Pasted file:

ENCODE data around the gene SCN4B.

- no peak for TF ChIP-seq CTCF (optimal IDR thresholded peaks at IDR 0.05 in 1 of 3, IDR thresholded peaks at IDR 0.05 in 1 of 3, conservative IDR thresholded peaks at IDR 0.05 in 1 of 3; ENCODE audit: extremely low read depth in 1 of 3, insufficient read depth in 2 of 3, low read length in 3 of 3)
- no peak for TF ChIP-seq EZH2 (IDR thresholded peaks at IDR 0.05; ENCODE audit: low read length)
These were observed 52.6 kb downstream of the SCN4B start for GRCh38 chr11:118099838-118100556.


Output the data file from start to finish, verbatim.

ENCODE data around the gene SCN4B.

- no peak for TF ChIP-seq CTCF (optimal IDR thresholded peaks at IDR 0.05 in 1 of 3, IDR thresholded peaks at IDR 0.05 in 1 of 3, conservative IDR thresholded peaks at IDR 0.05 in 1 of 3; ENCODE audit: extremely low read depth in 1 of 3, insufficient read depth in 2 of 3, low read length in 3 of 3)
- no peak for TF ChIP-seq EZH2 (IDR thresholded peaks at IDR 0.05; ENCODE audit: low read length)
These were observed 52.6 kb downstream of the SCN4B start for GRCh38 chr11:118099838-118100556.